MedCity Influencers, Devices & Diagnostics

Demystifying spirometry at the point of care

Cost-effective, easy-to-use tools, like spirometers need to be implemented as the standard similar to a blood pressure test in doctor’s offices and other locations where people receive their care.

Three balls Incentive Spirometer for deep patient breathing

Chronic obstructive pulmonary disease (COPD), which includes chronic bronchitis and emphysema, is a lung disease that makes it hard to breathe — yet many people don’t know as much about it as they should.

Alarmingly, COPD is the third leading cause of death in the U.S. and one person dies every four minutes from this slow developing disease. Twelve million Americans are currently diagnosed with COPD, while an additional 12 million Americans may have the disease and remain undiagnosed[3]. However, there is good news. If COPD is diagnosed early, further worsening of the disease can be prevented and symptoms can be treated.

Even if you’ve heard of the lung condition, chances are you may think of COPD as something that happens to frequent smokers. Although cigarette smoking contributes to the majority of COPD cases, non-smokers can get it, too, due to factors such as increased genetic risk, childhood infections that predispose them to COPD, and air and occupational exposures.

People with COPD have better control over their condition and better health in general if it is identified early. Precise, early diagnosis along with ongoing monitoring and consistent treatment will slow the progression of the disease and have a significant impact on the quality of life for these patients.

Lung screenings can identify COPD before a major loss of lung function occurs, but most people are still diagnosed in a lung function lab. This testing often comes too late when significant, irreversible lung damage has already occurred.

Spirometry as the Gold Standard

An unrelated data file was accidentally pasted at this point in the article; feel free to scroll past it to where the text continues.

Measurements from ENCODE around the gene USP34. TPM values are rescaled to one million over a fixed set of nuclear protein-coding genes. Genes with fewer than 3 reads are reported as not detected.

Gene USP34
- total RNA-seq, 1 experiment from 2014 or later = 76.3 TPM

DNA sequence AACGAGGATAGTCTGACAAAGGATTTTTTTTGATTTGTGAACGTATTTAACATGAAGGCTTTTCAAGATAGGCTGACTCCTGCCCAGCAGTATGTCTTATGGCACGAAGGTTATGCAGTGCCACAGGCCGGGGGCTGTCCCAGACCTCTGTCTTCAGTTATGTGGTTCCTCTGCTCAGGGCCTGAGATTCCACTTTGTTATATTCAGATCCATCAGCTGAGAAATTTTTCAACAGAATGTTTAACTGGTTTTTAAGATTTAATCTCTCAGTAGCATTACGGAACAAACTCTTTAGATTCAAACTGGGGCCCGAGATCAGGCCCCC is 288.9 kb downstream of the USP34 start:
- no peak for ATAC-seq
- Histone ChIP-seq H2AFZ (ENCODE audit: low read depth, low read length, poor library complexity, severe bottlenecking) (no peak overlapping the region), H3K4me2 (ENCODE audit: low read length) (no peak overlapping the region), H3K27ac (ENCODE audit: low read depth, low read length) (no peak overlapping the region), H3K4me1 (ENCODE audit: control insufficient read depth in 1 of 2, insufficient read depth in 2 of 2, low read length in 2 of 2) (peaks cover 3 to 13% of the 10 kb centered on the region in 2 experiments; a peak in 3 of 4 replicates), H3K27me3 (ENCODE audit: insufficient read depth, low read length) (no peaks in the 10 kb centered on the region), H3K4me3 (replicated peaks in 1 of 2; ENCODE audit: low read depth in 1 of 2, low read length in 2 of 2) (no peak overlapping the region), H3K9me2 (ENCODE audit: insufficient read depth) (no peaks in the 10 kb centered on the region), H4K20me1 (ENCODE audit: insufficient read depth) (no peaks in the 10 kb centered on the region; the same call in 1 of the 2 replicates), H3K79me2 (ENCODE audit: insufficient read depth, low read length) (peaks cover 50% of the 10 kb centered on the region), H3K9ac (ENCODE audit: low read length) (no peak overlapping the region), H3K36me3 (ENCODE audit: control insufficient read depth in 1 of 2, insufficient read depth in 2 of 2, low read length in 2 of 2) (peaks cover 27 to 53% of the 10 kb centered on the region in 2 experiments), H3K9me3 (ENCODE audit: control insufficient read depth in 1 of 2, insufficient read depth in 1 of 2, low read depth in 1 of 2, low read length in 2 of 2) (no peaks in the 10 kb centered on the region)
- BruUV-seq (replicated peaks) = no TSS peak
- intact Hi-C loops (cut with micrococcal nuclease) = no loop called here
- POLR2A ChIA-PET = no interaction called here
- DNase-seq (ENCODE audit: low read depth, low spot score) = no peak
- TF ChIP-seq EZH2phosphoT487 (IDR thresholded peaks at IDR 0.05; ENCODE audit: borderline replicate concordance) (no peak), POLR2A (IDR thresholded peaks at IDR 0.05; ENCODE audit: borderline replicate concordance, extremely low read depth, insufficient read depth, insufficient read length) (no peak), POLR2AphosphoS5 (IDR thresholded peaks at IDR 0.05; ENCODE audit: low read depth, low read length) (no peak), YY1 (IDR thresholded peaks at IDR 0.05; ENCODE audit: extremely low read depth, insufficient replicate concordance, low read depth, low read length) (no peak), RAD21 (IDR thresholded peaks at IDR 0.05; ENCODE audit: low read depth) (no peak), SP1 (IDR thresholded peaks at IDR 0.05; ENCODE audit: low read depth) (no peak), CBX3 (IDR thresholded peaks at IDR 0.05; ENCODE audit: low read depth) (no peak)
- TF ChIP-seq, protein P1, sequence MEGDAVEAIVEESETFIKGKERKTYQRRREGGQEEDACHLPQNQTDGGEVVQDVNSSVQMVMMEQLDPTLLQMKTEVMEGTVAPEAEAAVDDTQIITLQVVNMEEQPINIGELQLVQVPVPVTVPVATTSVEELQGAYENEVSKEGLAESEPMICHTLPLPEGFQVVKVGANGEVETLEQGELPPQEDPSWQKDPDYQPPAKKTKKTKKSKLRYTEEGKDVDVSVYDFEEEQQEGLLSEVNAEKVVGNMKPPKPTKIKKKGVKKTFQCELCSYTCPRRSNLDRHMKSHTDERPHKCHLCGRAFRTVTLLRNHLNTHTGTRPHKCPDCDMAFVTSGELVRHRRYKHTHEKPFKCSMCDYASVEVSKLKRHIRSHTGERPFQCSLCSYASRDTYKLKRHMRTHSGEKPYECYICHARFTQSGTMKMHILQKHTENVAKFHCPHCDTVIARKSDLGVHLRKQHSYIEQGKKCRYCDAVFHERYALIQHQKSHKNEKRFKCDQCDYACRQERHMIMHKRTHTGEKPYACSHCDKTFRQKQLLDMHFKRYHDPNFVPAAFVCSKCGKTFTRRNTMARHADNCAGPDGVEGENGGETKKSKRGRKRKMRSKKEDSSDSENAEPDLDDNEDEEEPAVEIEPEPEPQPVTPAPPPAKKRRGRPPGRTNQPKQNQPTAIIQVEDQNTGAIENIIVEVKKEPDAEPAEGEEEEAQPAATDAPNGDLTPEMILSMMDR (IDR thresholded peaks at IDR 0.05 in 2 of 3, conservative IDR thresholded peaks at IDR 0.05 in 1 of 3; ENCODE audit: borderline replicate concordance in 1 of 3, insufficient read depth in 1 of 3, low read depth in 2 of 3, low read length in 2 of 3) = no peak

COPD may be confused with other lung diseases on the basis of symptoms, but treatment for COPD and for asthma, for example, is different.

The symptoms of COPD, such as coughing, respiratory infections, shortness of breath, body fatigue and chest tightness, are slow and subtle to develop. Patients often do not pay close attention to their developing symptoms or think that they are not breathing normally because they are overweight or aging. That makes it all the more important for patients to have a breathing test that measures lung function, known as spirometry.

The Global Initiative for Obstructive Lung Disease (GOLD) guidelines recommend spirometry as one of the primary tools to establish a COPD diagnosis in patients with a historic cough, difficulty breathing or exposures to risk factors, such as smoking. While spirometry is known and widely available, these pulmonary function tests continue to be underutilized.

Spirometry helps find the presence of the obstruction since the obstruction occurs in COPD before symptoms develop. Other pulmonary function tests, such as diffusion lung capacity (DLCO) and measurement of lung volumes, can provide additional information about the overall impact of the disease, and can be valuable in resolving diagnostic uncertainties.

In addition, DLCO testing is the most powerful predictor of survival in COPD patients. It measures the ability of the lungs to transfer gas from inhaled air to the red blood cells in pulmonary capillaries.

Acting as a one-two punch, spirometry and a DLCO test allow for earlier detection of lung disease, creating differential diagnosis from COPD to asthma to cardiovascular disease, and deciding the correct decision for immediate start of treatment at the point of care. 

Implementing Routine Spirometry
Lung function technology has advanced dramatically over the years making the equipment much more intuitive for healthcare providers to use and implement into EHR systems.

Outdated, conventional lung function equipment is being replaced with portable and maintenance-free devices such as spirometry and DLCO for measuring lung function at the point of care.

The benefit of this modern approach is that it standardizes test results regardless of where the patient is tested, something that was not true with older equipment. In addition to being able to quickly test patients at the point of care, these modern devices can reduce wait times, decrease misdiagnosis and specialty referral costs.

The Future of Diagnosing and Managing COPD
With the World Health Organization predicting that COPD will become the third leading cause of death worldwide by 2030, it is critical that healthcare providers receive the proper education and understanding of the tools that are readily available at their fingertips.

Cost-effective, easy-to-use tools, like spirometers and portable DLCO systems, need to be implemented as the standard similar to a blood pressure test in PCPs’ offices and other locations where people receive their care. With patient-centric care being at the heart of healthcare professionals’ work, they must adapt to these tools for earlier detection and diagnosis of this life-threatening disease, guaranteeing a better life for COPD patients.

The good news remains that COPD awareness, modern diagnostic tools and the appropriate care plan can help people with COPD continue to live an active life.


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